When I was in high school, there was one word that sent shivers down my spine… discourse. It’s a dirty, horrible word that English teachers adore. The word seemed to work its way into every assignment and exam, and we all hated it. There is one assignment that stands out as the most bearable and it consisted of watching a film and analysing how technical effects work to promote a specific shudder discourse. I chose Darkness Falls and analysed how moviemakers create what is effectively a dark and scary mood using techniques to influence how an audience responds. I couldn’t help but think back to this assignment when I worked my way to the climax of Jackson’s 2010 thriller Without Mercy.
Isolated location? Check.
Mysterious disappearances and deaths? Check.
A shadowy figure lurking in the dark? Check.
A storm, isolating a location entirely? Check.
All the atmosphere for a ripping thriller to kick off 2011? Check!
I wholeheartedly loved this novel. It was the first Lisa Jackson novel I’ve read and it is the start of many. The best-selling author, most notably recognised for her romance and romantic suspense novels, has a writing style I find similar to authors such as Karen Rose and Nora Roberts, however Without Mercy is unlike anything I’ve ever read before. This novel would have its fair share of critics, with their most notable criticism being the cliche elements listed above. For me though, it really added to the atmosphere of the book, allowing me to get very involved in the storyline.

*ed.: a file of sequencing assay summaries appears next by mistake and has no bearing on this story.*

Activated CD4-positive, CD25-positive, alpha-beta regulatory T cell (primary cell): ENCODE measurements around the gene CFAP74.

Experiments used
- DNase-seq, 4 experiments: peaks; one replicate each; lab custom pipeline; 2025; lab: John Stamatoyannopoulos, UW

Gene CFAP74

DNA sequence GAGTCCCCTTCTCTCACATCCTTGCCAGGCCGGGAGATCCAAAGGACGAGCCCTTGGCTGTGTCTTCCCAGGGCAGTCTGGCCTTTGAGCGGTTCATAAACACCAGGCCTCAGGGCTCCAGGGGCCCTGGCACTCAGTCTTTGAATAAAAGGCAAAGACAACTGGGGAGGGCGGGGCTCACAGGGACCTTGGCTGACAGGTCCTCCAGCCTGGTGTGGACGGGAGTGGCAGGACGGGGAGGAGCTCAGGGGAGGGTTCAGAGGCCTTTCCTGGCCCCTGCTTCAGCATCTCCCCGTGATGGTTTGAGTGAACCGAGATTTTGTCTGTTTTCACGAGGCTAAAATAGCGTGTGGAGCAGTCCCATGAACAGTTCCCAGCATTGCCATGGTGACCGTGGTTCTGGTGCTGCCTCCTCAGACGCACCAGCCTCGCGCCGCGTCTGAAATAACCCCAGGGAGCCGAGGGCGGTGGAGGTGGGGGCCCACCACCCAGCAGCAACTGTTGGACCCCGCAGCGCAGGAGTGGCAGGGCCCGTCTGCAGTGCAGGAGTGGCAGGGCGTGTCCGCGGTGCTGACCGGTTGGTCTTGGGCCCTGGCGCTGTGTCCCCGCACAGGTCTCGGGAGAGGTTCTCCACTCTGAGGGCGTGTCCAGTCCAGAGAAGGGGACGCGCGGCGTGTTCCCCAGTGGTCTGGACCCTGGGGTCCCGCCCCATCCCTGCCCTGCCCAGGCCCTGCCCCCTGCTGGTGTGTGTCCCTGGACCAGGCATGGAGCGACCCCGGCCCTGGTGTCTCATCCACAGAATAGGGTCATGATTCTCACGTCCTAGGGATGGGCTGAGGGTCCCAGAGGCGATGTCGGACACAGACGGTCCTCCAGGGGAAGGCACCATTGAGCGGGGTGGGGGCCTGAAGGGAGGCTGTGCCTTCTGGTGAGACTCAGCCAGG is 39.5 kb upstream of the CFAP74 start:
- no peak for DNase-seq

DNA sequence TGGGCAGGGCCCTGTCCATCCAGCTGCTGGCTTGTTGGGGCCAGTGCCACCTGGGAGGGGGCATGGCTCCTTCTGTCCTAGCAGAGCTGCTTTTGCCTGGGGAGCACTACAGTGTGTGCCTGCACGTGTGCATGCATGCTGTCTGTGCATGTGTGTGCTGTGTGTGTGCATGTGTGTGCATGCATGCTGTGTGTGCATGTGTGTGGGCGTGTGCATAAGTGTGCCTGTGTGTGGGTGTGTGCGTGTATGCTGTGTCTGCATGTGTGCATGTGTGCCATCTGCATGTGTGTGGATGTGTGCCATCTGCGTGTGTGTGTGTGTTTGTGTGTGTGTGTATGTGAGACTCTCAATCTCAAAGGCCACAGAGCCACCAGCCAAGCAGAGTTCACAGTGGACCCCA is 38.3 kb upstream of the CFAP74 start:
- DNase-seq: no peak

Julia “Jules” Farentino has been to hell and back, coping with the brutal murder of her father in a home invasion that she witnessed as a child. With broken relationships behind her and no job, her life is at an apparent standstill. She has coped with the trauma better than her younger half-sister Shaylee Stillman who, after her recent indiscretion, is given the option of either a reform school or jail time. School is the obvious choice, and Shay is shipped off to Blue Rock Academy. The school is currently dealing with the negative publicity of a missing student and this causes alarm bells for Jules, who is even more put off Blue Rock after doing some investigating of her own. When a teaching position opens at Blue Rock, Jules applies and is offered the position.
What follows is a well-written, fast-paced thriller featuring an over bearing Reverend who happens to be in charge at the school, an ex-boyfriend cop-turned-PI, a mysterious figure who lurks in the darkness, and over-zealous students who are afraid of everything and nothing at the same time. Jackson’s winning tactic in this book is exposing the twisted relationships and power struggles in an isolated community. It worked for Stephen King in Under the Dome and it worked again here. And the twist at the end is bloody mind-blowing.